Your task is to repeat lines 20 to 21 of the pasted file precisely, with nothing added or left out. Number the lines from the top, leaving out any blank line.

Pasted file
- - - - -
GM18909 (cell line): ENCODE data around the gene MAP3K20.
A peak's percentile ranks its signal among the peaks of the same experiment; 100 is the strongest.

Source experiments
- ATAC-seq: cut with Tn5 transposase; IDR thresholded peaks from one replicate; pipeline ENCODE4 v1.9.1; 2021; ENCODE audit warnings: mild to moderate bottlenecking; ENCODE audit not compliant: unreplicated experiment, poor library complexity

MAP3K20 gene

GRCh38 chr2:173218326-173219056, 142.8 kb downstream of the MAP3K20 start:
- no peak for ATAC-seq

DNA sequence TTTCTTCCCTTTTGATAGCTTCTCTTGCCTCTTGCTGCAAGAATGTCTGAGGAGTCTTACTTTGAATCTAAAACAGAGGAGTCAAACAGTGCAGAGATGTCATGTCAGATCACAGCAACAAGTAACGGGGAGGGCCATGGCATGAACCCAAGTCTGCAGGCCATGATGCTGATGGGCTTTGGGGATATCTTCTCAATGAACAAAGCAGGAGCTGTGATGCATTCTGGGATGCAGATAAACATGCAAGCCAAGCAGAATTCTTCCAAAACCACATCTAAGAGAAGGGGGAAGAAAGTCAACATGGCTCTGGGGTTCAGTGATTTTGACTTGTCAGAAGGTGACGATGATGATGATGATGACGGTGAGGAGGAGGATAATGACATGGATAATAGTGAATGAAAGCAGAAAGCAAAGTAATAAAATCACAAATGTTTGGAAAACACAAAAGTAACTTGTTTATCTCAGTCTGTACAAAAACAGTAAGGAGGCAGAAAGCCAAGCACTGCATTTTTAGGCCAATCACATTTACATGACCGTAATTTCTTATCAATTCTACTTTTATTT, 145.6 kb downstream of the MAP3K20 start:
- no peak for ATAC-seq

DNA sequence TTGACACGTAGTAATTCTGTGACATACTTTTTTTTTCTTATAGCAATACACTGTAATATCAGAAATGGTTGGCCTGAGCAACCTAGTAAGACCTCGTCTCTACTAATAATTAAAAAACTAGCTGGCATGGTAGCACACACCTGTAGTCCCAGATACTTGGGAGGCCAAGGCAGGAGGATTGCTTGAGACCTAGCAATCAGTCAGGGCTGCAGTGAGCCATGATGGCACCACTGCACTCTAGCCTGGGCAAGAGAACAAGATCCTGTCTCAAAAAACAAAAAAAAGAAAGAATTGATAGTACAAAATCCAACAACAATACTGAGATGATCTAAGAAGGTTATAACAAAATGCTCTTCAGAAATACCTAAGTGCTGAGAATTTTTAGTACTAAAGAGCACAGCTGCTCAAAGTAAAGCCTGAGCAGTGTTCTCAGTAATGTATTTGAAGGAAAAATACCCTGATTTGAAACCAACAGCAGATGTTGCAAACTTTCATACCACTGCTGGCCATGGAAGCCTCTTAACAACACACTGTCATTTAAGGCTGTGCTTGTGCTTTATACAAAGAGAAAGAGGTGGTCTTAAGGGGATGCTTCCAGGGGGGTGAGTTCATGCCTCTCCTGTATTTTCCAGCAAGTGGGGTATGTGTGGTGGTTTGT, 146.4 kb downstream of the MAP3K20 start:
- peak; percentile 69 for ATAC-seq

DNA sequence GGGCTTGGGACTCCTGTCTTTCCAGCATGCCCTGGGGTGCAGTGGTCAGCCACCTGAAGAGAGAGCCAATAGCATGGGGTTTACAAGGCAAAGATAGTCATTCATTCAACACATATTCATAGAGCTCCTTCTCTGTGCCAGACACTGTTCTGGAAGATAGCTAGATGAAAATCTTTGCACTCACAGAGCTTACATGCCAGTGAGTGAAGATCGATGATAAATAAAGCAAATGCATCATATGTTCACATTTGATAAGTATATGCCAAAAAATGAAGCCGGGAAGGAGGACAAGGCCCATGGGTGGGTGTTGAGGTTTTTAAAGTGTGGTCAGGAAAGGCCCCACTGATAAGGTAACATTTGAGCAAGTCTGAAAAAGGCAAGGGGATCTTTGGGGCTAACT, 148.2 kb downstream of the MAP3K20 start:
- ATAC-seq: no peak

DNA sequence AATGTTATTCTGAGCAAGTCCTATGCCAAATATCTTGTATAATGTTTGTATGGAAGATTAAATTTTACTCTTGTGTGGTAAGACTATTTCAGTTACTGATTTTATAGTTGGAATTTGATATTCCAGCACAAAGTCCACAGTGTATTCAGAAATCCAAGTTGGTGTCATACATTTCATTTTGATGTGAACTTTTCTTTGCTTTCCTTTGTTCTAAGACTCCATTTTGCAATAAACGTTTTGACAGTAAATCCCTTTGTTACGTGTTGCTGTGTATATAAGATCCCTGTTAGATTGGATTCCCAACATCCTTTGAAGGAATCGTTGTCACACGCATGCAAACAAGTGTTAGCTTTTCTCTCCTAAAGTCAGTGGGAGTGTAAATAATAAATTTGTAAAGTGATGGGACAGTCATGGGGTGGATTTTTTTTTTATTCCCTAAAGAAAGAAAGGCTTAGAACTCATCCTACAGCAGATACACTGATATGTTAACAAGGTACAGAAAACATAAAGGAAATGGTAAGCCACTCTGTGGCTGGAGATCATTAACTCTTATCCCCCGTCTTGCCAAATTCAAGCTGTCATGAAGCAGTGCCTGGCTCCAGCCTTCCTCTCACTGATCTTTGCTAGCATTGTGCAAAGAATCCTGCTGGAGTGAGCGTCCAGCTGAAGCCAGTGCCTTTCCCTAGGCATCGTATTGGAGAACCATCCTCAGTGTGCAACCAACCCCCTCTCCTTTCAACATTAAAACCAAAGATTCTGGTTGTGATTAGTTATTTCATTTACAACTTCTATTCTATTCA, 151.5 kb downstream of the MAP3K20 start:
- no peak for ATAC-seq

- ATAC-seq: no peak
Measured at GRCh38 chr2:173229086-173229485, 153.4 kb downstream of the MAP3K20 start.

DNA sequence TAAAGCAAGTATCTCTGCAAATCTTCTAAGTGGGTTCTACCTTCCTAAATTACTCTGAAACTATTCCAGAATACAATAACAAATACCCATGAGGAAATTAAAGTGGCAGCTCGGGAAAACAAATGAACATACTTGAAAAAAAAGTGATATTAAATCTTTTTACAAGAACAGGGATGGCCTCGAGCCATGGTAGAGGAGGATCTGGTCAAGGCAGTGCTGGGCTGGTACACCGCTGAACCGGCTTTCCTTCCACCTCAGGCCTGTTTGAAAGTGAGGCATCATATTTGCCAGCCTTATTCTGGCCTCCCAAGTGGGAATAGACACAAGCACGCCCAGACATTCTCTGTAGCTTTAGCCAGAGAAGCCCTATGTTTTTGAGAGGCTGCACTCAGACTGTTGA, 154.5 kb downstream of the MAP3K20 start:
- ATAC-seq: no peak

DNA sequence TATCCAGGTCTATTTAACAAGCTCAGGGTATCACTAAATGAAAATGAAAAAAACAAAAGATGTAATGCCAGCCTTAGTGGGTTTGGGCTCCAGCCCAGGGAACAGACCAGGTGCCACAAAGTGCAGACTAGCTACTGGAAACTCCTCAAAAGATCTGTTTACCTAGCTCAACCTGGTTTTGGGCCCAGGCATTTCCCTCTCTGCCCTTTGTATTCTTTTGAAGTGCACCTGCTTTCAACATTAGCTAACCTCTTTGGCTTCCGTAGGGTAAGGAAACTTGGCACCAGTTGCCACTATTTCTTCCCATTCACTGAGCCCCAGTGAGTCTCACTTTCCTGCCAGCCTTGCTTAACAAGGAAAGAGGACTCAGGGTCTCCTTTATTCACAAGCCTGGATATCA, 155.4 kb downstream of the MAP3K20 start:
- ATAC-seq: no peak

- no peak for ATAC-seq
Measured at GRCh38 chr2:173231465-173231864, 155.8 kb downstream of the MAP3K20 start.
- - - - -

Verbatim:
DNA sequence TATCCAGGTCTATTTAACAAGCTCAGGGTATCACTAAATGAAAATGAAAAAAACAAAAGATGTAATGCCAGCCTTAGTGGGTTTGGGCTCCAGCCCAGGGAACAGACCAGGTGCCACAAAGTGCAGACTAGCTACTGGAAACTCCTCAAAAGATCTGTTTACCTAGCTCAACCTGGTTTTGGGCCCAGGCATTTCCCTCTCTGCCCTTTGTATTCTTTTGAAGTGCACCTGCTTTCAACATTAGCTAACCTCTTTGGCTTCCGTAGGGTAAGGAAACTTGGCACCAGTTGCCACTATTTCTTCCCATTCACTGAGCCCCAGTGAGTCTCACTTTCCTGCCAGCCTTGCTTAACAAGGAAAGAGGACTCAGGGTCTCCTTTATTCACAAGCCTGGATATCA, 155.4 kb downstream of the MAP3K20 start:
- ATAC-seq: no peak